Since then I've felt this awful sadness whenever I think about seeing the movie. I'll be going out with my wife and best friend on Sunday morning. It isn't often I get truly emotional about things like this. When Virginia Tech happened, I felt bad for the victims but it didn't hit home for me. Maybe because I've been thinking about going to see the final Chris Nolan Batman film, putting myself in that chair mentally for weeks now. Maybe that's why I feel such serious disquiet about the shooting.
Not that twelve people's deaths isn't enough. You hear about these kinds of things on the news and your brain transforms it into a sense that it won't happen to you. My brain is telling me that it could. That could have been me, my wife, my best friend Patrick. We live in Kentucky, of course, but the idea is the same. One minute we might be enjoying the film, the next just gone.
The randomness of it staggers me. So senseless and terrible. I write a lot of deaths into my work, some of them gruesome and truly awful. I talk about the waste of it and the loss of human potential and love and wonder that happens when a person passes away.
And I feel that so much right now. As if those folks were my friends.
I posted a tweet about the shooting when I got home this morning, expressing love for all the victims. Shockingly, one of my fans on my author page on facebook responded to that tweet when it was posted there. She says here that she and her husband were in the theater when the shooting started. They ran like hell to get away.
That struck me hard. We live in this huge world, but the connections between us are so startlingly close. Here I am, a guy trying to entertain with his words on his couch in central Kentucky, and I almost lost someone that supported me. Someone I didn't know but was there as a part of my life anyway. It's weird and wonderful and terrifying all at the same time. One single degree of separation from this tragedy.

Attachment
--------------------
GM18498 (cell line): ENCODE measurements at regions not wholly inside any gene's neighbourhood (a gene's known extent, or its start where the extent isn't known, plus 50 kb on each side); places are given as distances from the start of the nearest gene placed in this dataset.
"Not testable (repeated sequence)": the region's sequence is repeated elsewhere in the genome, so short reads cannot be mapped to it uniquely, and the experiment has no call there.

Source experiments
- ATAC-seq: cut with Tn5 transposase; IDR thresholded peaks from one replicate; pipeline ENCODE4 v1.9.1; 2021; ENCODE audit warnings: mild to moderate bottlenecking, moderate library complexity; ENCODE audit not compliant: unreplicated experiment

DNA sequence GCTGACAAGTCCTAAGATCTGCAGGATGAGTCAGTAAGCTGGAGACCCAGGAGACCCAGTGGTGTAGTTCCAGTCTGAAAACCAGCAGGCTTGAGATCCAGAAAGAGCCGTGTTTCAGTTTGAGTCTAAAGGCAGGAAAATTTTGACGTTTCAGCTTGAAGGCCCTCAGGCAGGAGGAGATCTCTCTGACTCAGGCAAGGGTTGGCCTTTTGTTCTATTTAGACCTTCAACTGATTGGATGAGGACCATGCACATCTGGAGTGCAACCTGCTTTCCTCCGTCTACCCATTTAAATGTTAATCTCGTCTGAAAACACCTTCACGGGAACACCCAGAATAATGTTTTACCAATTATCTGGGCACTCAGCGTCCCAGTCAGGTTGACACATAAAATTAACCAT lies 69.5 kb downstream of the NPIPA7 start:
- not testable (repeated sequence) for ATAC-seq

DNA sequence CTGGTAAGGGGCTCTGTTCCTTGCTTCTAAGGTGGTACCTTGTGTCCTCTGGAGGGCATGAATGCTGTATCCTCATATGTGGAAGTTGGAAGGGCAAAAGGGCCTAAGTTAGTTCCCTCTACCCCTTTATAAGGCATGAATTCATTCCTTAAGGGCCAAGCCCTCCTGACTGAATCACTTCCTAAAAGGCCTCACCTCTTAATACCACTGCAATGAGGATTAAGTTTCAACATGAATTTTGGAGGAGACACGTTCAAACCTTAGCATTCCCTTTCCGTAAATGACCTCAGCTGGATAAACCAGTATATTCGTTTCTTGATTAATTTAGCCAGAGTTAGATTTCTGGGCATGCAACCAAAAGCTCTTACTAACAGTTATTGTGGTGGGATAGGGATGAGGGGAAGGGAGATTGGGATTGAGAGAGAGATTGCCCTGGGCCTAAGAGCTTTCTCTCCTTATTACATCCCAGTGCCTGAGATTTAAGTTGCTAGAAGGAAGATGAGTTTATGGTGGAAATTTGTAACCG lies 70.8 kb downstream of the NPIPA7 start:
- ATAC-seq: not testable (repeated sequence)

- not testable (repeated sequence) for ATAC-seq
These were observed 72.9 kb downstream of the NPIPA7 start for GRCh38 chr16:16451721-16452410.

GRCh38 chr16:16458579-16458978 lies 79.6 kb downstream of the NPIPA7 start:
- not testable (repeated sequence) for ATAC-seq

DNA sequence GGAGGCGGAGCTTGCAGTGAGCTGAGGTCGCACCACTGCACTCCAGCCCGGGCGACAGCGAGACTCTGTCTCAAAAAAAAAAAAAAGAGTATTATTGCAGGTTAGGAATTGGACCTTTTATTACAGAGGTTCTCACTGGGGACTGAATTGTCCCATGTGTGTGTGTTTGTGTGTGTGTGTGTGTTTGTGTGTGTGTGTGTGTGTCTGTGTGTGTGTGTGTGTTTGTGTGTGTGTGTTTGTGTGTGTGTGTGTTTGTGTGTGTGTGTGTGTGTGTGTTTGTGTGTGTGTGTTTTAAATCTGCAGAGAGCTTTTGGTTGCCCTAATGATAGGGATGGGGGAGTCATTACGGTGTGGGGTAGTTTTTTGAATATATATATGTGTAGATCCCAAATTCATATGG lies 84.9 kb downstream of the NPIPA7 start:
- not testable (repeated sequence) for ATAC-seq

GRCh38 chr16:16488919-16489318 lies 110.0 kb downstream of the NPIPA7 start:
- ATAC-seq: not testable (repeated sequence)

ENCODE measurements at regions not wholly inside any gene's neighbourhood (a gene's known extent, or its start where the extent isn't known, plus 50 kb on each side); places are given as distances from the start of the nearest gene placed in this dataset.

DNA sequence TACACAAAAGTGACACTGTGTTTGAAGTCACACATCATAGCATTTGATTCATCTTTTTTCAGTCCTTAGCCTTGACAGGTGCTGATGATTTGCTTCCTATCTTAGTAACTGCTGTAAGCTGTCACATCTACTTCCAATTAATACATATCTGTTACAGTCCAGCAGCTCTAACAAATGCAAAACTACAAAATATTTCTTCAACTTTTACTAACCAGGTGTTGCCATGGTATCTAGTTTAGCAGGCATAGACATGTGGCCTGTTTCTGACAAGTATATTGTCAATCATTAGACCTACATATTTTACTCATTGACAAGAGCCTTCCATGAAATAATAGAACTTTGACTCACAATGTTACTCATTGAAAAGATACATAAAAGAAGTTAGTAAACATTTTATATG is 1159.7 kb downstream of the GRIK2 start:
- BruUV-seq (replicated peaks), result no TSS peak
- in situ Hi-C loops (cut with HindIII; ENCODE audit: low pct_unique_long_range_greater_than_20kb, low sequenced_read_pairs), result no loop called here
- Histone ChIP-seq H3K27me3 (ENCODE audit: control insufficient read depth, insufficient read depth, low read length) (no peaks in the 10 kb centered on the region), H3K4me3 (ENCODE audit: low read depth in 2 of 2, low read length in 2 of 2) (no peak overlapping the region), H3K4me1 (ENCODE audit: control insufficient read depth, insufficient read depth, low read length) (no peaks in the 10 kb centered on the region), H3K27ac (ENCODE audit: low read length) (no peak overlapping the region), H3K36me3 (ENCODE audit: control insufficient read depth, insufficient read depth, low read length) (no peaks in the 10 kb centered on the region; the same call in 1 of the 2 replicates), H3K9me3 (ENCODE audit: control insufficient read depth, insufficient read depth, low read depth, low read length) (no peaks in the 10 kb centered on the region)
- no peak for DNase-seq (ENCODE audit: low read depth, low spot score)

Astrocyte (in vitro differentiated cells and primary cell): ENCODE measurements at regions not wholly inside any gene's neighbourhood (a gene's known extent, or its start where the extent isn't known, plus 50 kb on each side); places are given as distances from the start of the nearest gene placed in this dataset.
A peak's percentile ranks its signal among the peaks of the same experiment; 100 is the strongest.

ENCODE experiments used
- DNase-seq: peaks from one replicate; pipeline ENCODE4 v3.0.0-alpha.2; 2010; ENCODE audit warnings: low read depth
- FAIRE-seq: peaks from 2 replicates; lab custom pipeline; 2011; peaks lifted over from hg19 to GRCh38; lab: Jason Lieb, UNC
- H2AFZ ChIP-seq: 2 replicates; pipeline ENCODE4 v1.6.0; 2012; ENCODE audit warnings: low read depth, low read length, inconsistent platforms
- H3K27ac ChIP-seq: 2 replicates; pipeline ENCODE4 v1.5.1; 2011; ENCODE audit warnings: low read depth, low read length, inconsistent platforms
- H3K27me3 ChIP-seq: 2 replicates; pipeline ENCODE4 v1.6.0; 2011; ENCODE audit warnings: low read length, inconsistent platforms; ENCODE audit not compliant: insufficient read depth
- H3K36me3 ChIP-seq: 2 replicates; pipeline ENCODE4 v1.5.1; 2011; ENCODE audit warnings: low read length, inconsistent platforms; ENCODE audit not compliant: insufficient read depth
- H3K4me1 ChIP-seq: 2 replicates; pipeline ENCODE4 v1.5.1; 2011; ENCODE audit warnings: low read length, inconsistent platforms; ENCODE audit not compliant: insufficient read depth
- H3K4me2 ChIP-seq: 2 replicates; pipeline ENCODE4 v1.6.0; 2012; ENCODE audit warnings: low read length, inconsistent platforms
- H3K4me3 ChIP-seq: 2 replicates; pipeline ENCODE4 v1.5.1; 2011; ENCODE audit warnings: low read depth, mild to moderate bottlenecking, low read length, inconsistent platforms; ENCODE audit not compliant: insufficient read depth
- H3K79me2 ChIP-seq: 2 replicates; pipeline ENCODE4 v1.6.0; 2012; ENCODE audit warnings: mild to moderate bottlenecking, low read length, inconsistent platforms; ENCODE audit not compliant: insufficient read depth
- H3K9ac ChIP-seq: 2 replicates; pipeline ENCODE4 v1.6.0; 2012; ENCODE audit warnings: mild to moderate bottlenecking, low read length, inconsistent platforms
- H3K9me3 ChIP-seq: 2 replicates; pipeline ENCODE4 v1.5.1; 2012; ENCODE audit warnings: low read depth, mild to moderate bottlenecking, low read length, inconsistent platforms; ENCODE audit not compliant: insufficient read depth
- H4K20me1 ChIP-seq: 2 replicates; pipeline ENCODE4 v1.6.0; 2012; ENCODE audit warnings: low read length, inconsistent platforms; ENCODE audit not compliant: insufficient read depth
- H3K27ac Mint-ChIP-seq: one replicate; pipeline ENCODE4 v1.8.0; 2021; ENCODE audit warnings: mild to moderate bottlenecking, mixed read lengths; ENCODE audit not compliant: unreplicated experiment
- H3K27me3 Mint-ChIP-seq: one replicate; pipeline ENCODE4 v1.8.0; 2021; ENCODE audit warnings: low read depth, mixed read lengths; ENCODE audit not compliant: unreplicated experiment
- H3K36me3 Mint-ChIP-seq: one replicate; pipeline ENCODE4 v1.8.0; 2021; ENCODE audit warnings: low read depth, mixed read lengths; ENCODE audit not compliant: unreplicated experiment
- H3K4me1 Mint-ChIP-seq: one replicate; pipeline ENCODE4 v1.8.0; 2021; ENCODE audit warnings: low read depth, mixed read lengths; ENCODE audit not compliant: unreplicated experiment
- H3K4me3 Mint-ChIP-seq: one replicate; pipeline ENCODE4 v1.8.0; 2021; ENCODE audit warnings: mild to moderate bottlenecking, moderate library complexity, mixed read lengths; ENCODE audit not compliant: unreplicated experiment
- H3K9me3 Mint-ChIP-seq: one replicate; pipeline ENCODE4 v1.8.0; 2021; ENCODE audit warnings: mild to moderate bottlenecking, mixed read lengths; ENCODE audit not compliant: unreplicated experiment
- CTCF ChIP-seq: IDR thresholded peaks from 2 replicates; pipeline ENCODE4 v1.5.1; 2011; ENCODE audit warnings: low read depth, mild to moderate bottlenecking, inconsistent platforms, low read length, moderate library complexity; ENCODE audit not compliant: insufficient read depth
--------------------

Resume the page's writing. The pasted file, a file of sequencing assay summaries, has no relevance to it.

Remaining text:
I found myself feeling genuine relief that the lady in question and her husband made it out okay. She's a reader--describing herself as a 'loyal reader'--but before today she was a profile on a page. A number in my 'like' column. Now she's someone that I know, a person whose potential and impact on the people around her, including myself, could have been gone in a blink.
Is there a point to this? I don't know. I'm feeling more grief for an event outside my own personal sphere of experience than I have at any point since 9/11. I want to do something for those people, and for Jaqueline Lader, the fan herself. I wish I could help. Even if just to give comfort to the injured, to the families of the slain. Maybe it's selfish because I think it would make me feel better, but I also deeply want every one of them to know that I care. We care.
Human beings let unimportant things get between us too often. I'm as guilty of it as anyone. In the wake of tragedy it's vital that we remember that we're all human. I don't know what drove the killer to act as he did, and I'm sure the media will have theory after theory and people all over will place blame on whatever issue is their pet peeve.
I don't want to do that. I don't care what made him do it, and I don't care what happens to him now other than hoping justice is served. I care that all too often we see awful things happen and get sucked into argument and finger-pointing. We forget the real human impact of the event itself. My hope is to avoid that. It may be a silly dream, but I want to see sympathy and love for all those affected to a degree that no one can imagine.
Surely, if one man can cause so much pain, ten thousand--ten million--of us can at least begin to heal it.